Virginia Woolf, born Adeline Virginia Stephen in London on January 25, 1882 into what she described as a very communicative, literate world, was arguably one of the greatest thinkers and writers of our time. While she is best known for her groundbreaking novels such as Mrs. Dalloway, To the Lighthouse, and Orlando, she was also a master essayist, diarist, and writer of short stories.
Woolf’s experimental style and illuminating candor transformed the art of the narrative and the essay form. In her most notable nonfiction work, A Room of One’s Own, Woolf examines the struggles and future of female writers and intellectuals and women’s role in society.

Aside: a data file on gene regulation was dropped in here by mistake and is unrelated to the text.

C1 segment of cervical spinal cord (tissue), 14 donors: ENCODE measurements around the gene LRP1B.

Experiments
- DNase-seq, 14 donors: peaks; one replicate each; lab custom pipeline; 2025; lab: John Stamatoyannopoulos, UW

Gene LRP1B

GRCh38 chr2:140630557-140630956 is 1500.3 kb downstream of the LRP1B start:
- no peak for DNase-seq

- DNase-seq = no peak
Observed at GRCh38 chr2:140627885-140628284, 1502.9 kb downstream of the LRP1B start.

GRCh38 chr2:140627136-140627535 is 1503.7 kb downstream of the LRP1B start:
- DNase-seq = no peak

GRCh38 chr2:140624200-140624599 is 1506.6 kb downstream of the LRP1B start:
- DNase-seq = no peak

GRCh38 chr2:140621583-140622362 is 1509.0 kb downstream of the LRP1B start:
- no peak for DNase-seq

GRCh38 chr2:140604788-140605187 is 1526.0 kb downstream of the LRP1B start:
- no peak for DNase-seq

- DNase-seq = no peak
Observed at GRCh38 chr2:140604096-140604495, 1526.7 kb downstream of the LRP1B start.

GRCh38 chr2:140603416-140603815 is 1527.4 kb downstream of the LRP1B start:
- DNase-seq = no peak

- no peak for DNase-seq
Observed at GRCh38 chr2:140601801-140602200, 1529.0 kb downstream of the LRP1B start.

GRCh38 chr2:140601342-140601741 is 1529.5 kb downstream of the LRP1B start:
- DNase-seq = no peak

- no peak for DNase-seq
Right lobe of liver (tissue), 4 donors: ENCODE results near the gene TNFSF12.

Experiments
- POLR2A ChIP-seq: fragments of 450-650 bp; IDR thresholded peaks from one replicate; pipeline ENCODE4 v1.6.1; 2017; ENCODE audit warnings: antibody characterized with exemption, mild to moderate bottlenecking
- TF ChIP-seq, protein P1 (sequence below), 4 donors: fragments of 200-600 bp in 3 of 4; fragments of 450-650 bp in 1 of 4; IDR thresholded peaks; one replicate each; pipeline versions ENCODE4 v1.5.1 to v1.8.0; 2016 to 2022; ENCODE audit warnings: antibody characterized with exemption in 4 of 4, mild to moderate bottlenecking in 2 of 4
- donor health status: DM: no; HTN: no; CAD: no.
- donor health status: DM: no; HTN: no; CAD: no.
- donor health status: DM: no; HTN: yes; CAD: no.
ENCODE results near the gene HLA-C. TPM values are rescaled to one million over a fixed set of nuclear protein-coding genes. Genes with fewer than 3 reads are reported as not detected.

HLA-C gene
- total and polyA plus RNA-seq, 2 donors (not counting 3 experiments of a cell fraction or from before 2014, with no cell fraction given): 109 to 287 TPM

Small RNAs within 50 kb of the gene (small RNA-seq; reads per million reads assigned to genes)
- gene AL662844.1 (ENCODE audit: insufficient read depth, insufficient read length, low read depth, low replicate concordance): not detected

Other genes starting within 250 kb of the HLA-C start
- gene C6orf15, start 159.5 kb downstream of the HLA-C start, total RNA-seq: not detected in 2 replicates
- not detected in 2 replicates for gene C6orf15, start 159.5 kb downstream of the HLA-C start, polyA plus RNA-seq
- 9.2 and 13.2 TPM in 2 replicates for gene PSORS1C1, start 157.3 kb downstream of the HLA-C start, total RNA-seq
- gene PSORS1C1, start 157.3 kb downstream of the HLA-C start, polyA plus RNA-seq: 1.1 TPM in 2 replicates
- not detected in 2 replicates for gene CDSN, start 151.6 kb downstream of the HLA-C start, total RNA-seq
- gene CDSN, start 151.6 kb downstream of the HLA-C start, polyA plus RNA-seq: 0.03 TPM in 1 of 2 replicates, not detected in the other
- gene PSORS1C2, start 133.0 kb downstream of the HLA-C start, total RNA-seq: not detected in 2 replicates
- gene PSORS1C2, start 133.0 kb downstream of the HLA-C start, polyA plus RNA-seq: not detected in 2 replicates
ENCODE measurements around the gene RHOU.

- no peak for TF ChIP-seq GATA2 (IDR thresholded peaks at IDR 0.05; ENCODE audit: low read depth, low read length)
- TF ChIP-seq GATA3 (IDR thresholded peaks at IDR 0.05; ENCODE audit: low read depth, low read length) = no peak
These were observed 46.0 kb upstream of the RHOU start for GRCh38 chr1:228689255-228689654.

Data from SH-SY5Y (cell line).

The diaries and letters Woolf wrote during the course of her life reveal her wit, humor, and depth of her emotional capacity, as well as the dark gloom that haunted her and made her long for death.
The collection of Woolf’s only autobiographical writings, Moments of Being, provides fascinating insight into this remarkably gifted and tormented woman. Woolf committed suicide on March 28, 1941 at the age of 59.
Portrait by George Charles Beresford, 1902